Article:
Crime Library: Criminal Minds and Methods

Shadow of a Doubt: The Clarence Elkins Story

Freedom

Finally, on December 15, 2006, more than seven years after his conviction, Clarence Elkins was free to leave the Mansfield Correctional Institution and go home to his family. Melinda and Mark Godsey met him at the door, and Brooke was there was well, with the Elkins' two sons. For the first time in eight years, Clarence would join his family for Christmas. He told Brooke he loved her and expressed deep gratitude to his wife for standing by him and working relentlessly, against all odds, to free him. He also thanked all the students who had worked on the project.

Clarence and Melinda
Clarence and Melinda

Yet Melinda was not finished. She had made a promise to her dead mother. While she'd wanted to free Clarence, she also intended to get the real perpetrator behind bars. She wanted to see Earl Mann convicted.

In July 2007, Mann appeared in court to face the charges that Clarence Elkins had faced nine years earlier. In fact, Clarence attended the hearing with Melinda, although they had separated as man and wife. Mann pleaded not guilty and was taken back to prison, but the DNA analysis, which now included a better test on the pubic hair, was solid evidence against him. In addition, in interviews with detectives he'd admitted being inside Judith Johnson's home and had failed multiple polygraphs. According to the Columbus Dispatch, Mann was indicted and is scheduled for trial in August 2008.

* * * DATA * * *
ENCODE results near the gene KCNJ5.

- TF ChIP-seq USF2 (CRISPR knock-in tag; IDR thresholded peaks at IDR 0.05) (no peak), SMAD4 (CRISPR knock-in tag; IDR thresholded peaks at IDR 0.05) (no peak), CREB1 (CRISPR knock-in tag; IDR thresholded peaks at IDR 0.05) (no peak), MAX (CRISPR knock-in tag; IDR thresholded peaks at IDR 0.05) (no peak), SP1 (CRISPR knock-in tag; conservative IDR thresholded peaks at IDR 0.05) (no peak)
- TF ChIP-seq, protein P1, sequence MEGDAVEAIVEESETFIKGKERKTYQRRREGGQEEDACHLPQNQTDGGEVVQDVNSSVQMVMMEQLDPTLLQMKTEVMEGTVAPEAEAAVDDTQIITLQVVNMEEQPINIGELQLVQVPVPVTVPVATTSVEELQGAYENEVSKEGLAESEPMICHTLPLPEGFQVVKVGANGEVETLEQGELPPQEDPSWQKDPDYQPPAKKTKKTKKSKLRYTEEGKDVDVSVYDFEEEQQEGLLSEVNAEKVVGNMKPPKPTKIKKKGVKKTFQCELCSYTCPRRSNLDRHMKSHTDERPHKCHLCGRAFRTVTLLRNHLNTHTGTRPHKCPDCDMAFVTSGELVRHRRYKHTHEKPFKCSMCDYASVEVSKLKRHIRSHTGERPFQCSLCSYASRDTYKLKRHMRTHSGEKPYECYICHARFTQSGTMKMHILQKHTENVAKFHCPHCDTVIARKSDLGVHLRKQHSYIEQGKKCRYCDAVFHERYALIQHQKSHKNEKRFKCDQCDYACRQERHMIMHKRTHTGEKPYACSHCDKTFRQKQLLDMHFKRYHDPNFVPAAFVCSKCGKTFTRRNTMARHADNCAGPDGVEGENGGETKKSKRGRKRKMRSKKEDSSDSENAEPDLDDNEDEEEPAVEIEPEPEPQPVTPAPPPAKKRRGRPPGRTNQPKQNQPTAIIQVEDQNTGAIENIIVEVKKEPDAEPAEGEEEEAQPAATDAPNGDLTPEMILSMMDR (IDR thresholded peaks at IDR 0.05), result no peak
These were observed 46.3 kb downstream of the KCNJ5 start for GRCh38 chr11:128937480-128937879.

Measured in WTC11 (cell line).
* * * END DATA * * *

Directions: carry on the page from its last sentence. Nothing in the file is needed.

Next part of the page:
Elkins says he's working on forgiving and moving on; he might write a memoir, and there's talk of a movie about his ordeal.

 

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